Skip to main content

Photos : What the $99 Apple iPhone Could Look Like

The current Apple iPhone has a suggested retail price of $199 in the United States with customers in the UK getting the Jesus Phone for free on contracts starting as little as £35 per month.

But according to the latest rumours, Monday could see the launch of a cheaper $99 iPhone to cater for a more mainstream audience and increase Apple's userbase.

Commonly known as the iPhone Mini or Nano, its existence has never been verified. We did say previously that we were not expecting an iPhone Nano in 2009. The Daily Mail, back in April 2008, was the first to report about the possibility of an iPhone Nano launching.

A $100 model would translate, on this side of the Atlantic, into a much cheaper monthly contract outlay, probably falling under £25 a month.

This combined, with the fact that Apple might rescind or fail to review existing exclusivity contracts with mobile phone networks, could leave to a massive leap in the number of iPhone users worldwide. So how could the iPhone look like.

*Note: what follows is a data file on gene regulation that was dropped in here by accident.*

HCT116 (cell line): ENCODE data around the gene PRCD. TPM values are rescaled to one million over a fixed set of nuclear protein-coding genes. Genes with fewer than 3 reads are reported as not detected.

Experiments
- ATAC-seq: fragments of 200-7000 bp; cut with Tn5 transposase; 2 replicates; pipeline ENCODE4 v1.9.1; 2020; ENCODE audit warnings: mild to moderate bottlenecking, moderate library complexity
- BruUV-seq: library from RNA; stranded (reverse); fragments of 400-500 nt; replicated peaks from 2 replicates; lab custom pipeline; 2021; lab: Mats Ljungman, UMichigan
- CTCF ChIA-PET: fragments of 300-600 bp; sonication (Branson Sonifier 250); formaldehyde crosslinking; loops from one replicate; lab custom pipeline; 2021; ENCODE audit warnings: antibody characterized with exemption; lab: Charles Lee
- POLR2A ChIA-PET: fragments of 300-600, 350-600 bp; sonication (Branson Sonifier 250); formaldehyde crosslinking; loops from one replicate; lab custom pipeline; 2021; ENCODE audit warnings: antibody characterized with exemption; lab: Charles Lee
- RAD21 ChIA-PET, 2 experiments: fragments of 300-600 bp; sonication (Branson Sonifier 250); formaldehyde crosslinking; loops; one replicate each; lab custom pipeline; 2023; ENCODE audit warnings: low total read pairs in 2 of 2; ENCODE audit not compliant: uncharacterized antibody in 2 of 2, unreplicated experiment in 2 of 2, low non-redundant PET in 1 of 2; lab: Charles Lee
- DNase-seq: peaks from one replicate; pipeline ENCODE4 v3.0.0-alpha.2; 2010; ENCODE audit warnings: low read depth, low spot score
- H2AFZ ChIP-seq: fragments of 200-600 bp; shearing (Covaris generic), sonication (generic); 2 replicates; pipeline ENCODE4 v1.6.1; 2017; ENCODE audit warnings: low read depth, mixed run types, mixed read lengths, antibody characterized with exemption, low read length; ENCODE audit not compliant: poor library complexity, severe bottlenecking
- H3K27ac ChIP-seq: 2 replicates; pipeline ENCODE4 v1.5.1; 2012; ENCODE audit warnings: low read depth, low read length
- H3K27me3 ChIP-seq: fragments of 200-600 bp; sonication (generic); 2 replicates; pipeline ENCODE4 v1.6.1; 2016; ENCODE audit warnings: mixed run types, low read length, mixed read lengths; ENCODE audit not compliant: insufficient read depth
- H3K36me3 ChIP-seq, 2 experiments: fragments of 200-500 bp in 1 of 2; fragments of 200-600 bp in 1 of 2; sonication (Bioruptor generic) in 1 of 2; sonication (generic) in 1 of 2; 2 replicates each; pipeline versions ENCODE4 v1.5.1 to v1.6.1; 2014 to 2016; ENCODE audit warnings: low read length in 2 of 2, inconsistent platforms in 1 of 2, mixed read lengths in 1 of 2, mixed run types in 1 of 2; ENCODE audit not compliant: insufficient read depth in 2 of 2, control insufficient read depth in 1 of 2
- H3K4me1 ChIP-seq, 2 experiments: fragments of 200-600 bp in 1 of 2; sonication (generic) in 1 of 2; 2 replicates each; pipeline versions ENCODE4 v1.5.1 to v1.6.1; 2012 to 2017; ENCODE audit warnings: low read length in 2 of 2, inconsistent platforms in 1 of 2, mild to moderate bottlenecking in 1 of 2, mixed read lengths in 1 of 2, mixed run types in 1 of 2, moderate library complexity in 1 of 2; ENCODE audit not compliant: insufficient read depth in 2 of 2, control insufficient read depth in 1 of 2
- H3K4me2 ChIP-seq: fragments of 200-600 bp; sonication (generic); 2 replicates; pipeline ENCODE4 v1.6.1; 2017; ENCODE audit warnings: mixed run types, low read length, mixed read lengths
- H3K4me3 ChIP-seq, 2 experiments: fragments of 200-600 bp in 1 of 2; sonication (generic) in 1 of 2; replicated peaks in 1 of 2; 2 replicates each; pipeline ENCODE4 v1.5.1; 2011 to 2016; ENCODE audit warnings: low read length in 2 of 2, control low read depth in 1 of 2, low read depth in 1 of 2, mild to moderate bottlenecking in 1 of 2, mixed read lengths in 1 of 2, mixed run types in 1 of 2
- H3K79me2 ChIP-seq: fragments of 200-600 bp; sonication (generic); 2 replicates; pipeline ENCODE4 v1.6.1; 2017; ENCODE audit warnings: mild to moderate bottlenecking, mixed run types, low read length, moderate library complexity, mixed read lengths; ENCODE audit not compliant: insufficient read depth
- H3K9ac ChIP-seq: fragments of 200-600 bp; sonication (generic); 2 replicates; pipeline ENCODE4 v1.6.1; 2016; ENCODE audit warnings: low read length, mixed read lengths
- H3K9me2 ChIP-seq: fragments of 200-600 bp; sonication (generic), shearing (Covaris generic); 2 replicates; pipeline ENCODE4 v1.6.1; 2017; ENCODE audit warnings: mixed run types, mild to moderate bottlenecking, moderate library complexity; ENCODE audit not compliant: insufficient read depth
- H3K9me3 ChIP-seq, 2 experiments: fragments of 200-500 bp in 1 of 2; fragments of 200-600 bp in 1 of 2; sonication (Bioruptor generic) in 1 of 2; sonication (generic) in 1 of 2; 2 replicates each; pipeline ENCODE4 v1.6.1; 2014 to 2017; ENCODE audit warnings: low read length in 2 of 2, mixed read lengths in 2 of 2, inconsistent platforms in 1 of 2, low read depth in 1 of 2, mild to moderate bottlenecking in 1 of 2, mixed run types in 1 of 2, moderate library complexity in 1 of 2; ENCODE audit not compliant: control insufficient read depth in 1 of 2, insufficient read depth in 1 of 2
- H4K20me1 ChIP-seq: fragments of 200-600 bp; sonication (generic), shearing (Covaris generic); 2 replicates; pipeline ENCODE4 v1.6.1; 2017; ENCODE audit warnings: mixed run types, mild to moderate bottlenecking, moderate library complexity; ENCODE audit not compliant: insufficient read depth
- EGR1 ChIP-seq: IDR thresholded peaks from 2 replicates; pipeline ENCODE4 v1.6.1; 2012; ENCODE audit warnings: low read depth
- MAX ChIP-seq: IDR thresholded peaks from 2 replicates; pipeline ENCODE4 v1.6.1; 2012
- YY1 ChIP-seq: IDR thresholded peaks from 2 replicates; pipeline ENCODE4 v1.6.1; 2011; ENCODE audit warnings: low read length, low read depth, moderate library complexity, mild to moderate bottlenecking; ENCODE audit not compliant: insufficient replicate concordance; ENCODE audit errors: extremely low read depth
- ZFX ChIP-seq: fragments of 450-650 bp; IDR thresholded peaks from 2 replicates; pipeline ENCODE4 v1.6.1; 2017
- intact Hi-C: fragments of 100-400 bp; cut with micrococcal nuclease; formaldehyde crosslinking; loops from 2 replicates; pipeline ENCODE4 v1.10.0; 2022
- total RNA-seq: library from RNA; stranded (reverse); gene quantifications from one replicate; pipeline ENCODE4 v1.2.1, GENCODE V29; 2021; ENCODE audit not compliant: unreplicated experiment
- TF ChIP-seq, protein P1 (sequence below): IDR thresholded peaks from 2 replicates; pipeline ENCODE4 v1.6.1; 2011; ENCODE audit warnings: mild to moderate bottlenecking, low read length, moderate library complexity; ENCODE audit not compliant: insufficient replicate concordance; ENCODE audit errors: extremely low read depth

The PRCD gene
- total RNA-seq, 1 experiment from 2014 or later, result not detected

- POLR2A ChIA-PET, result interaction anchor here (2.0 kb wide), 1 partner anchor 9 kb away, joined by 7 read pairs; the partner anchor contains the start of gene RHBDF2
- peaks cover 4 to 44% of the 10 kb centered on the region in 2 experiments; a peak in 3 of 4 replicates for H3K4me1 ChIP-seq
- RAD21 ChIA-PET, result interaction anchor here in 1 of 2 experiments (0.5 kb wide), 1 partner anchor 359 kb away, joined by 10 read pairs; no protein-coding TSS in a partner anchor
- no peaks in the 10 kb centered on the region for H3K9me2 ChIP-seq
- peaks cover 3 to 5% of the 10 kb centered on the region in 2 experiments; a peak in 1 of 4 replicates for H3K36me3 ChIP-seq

You can trust Chinese manufacturers to come up with some kind of fakes. Take for example the diminutive Mini iPhone+ from Solomobi; clearly a fake, it comes with the standard Apple User Interface, the same trademark physical chassis design and even the iPhone name with the Apple Logo.

Available for $115 without any contracts, it comes with the ability to store two SIM cards, a 2.6-inch touchscreen capable of displaying 240x320 pixels and the possibility to add an 8GB microSD card.

The pictures below speak for themselves and indicate one thing; a 2.6-inch iPhone Nano model would look great.

Related Links
Apple to launch cut-price version of iPhone

$99 iPhone may come soon

Is $100 cheap enough to get you to buy an iPhone?

Rumorville: $99 4GB iPhone on tap?;_ylt=AqS1QOhBbP32O67EPGjCUoNCMZA5

Apple to Unveil Cut-Price iPhone

Désiré has been musing and writing about technology during a career spanning four decades. He dabbled in website building and web hosting when DHTML and frames were en vogue and started writing about the impact of technology on society just before the start of the Y2K hysteria at the turn of the last millennium. Following an eight-year stint at where he discovered the joys of global tech-fests, Désiré now heads up TechRadar Pro. Previously he was a freelance technology journalist at Incisive Media, Breakthrough Publishing and Vnunet, and Business Magazine. He also launched and hosted the first Tech Radio Show on Radio Plus.